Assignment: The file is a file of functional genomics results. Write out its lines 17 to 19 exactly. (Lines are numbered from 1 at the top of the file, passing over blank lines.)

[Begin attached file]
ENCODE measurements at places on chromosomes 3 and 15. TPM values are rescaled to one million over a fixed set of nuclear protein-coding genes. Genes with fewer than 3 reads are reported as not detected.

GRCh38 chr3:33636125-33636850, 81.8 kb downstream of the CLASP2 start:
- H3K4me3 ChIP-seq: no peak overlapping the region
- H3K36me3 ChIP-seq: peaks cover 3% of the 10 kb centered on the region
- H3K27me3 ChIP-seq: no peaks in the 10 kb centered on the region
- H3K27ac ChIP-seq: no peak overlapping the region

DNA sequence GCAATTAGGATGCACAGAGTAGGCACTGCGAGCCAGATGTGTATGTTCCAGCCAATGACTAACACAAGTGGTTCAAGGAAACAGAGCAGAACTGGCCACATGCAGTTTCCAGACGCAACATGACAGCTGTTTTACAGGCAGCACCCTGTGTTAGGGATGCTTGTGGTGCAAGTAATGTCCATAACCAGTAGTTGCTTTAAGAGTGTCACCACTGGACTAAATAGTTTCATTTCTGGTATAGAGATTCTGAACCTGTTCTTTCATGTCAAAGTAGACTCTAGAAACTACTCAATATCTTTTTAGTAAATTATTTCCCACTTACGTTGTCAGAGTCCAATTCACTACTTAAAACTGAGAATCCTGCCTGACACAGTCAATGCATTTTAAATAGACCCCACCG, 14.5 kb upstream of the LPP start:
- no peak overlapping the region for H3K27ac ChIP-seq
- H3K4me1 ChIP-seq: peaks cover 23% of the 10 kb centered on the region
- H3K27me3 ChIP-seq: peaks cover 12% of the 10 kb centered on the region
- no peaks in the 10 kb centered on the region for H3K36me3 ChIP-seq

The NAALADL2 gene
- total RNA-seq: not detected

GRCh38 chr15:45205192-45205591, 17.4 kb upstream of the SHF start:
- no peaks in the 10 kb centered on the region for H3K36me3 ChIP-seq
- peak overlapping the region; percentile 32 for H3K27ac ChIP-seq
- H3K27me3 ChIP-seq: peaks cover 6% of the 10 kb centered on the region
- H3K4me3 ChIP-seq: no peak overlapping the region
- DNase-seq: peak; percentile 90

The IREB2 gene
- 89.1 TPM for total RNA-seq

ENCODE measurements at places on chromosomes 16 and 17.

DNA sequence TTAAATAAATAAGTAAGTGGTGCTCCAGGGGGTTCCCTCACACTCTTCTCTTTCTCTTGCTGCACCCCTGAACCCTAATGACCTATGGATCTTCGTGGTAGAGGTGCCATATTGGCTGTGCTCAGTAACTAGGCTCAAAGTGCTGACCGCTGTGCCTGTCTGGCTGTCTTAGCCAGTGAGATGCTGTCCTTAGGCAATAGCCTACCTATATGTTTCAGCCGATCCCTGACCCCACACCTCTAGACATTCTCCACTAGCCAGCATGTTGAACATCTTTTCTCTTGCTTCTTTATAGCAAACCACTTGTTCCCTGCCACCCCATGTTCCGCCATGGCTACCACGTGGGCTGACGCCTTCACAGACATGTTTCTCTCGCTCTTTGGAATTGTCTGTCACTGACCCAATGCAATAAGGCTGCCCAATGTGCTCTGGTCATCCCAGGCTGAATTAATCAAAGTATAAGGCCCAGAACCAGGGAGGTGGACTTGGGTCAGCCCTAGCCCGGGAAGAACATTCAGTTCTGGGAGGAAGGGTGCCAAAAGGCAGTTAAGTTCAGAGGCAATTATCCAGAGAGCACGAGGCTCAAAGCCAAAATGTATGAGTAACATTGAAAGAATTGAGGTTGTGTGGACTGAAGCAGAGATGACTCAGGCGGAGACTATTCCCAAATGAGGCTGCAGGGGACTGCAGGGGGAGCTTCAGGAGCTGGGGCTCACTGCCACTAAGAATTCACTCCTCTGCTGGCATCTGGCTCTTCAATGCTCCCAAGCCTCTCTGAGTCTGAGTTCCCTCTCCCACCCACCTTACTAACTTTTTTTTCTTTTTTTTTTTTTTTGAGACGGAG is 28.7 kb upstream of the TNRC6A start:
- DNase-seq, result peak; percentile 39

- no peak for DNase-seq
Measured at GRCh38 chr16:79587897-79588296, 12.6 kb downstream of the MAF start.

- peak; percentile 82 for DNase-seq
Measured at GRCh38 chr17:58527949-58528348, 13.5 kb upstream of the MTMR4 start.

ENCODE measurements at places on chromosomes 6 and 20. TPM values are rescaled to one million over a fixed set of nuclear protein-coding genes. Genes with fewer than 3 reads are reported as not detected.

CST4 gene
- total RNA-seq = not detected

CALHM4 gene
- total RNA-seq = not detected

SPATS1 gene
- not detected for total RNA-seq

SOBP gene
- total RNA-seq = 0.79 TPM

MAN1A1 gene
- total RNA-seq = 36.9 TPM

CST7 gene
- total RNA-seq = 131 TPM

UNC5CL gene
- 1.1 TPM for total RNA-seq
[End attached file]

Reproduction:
- H3K27me3 ChIP-seq: peaks cover 6% of the 10 kb centered on the region
- H3K4me3 ChIP-seq: no peak overlapping the region
- DNase-seq: peak; percentile 90